The 2 Main, 3 Crosstown, 4 Lacewood and 8 Sackville would not provide 15 minute service all day, every day. To function as true frequent corridors, these routes need more resources. Frequent service makes transfers easier, because the wait between buses heading in any direction is short. When two fifteen minute routes cross paths, people riding those routes have a relatively painless transfer in any direction. A connected network of routes with fifteen minute (or better!) frequency allows people to easily travel from any point on any frequent line to any point on another frequent line.

These anywhere to anywhere connections would transform how people can ride transit in Halifax. Frequent service on all the corridors would mean that 175,000 people could reach almost any major destination with a short walk and one transfer. Crosstown trips to major hospitals, schools, universities, retail areas and office parks would be dramatically easier. Thousands of current transit riders would have much shorter waits, and thousands of people near main corridors would have easier access to tens of thousands of jobs. Frequent service, all day, is nothing short of liberating for people riding transit.


Transit Priority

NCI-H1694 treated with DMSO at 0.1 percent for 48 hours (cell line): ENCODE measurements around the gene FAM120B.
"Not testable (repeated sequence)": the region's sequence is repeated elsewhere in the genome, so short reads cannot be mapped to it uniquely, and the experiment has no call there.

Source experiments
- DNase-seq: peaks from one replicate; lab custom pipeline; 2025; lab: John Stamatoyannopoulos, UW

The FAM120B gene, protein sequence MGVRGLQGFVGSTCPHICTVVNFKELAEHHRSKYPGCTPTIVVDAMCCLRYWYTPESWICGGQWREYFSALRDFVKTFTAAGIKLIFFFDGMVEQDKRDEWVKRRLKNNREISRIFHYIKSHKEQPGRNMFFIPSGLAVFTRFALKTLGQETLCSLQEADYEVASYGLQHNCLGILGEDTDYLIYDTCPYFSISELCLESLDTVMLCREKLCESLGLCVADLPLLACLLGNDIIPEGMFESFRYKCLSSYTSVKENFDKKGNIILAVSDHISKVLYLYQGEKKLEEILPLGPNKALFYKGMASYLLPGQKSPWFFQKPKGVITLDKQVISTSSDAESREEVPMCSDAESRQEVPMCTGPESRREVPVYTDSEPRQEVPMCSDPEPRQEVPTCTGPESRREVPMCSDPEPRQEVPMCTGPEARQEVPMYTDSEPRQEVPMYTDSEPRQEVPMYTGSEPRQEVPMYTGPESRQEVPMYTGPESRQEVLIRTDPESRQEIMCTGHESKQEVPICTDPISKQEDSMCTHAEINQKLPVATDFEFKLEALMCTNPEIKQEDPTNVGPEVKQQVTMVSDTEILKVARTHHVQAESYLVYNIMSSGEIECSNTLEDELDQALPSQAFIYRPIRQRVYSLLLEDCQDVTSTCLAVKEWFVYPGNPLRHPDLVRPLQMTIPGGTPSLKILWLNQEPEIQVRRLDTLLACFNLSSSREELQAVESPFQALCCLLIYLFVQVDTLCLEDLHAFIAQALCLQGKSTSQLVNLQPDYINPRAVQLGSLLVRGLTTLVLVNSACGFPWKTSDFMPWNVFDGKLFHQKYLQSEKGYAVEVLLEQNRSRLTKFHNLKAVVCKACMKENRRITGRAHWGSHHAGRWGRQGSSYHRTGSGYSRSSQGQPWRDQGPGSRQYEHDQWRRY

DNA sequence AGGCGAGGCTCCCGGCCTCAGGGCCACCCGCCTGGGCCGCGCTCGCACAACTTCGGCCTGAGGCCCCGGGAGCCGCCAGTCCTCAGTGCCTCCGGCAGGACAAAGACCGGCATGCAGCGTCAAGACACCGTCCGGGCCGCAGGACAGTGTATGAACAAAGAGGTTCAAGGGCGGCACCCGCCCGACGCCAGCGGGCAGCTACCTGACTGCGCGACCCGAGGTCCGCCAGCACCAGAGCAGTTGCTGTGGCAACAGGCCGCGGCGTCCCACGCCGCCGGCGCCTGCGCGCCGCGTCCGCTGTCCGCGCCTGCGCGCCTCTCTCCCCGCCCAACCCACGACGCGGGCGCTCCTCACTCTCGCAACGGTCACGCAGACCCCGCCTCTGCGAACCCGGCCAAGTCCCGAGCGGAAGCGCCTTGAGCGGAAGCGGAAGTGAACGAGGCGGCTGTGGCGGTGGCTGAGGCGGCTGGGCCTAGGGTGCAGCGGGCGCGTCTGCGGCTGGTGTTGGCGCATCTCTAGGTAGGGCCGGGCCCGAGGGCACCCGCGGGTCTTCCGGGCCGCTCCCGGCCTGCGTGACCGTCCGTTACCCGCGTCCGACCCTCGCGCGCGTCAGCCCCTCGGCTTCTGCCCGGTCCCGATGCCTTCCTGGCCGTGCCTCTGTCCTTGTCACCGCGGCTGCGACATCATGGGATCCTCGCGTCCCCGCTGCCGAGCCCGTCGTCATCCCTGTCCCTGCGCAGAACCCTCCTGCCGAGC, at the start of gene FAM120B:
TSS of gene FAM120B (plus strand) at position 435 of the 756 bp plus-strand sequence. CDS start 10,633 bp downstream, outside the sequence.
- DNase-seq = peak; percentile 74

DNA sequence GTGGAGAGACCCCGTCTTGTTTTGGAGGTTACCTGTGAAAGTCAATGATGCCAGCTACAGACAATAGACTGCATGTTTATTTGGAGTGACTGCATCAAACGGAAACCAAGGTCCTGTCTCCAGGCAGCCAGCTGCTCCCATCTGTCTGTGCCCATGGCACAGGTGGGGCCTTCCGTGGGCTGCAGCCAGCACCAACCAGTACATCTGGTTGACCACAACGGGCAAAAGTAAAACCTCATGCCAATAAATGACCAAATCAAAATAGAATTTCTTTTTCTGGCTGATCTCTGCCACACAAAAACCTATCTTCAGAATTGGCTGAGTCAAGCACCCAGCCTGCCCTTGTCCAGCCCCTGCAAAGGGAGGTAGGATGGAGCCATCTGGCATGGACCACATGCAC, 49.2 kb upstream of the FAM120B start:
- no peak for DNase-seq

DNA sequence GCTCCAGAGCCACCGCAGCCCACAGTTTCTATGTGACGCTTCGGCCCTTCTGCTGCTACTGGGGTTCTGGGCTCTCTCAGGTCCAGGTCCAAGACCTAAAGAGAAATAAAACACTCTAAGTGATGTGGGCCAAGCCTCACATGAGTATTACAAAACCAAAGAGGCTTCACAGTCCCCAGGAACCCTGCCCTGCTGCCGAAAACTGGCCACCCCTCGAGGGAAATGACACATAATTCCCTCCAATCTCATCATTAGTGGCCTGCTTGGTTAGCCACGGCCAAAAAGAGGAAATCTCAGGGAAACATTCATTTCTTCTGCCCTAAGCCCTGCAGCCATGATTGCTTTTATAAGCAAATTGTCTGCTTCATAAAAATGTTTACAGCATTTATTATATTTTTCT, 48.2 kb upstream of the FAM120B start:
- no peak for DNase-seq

One of the four Moving Forward Principles guiding this plan is to give transit more priority in the roadway network. Transit Priority Measures (TPMs for the transit geeks) are any infrastructure that gives transit a way ahead of cars and past traffic. This plan promised to give transit more priority in the transportation network, but fails to provide a plan to get there. Instead the goals are to support short-term TPM implementation (which is already ongoing), to create a long-term TPM plan, and to try and integrate low-cost TPMs with other capital projects. This falls well short of the dramatic, pressing need for quality transit corridors.

Transit priority is needed to make transit an attractive choice. It makes trips faster and more reliable. Speed and reliability are two critical features of good transit. Sadly, other than the Metro Link routes, buses that each carry dozens of people are given the same level of priority as cars in our road network. This has to change – there is simply too little road space to move everyone by private car. Halifax’s Road Network Functional Plan suggests the cost and disruption of road widenings would not be worth the additional car capacity: as a result, any road upgrades should focus on adding capacity for people using transit or people in carpools. There are a range of options that can help buses run on time. They range from short queue-jump lanes at lights, through reversible transit lanes and on to full transit lanes in both directions. This will cost money, and could be disruptive, but we need to make investments in the right infrastructure. This plan was a chance to start building that infrastructure, but is a huge missed opportunity.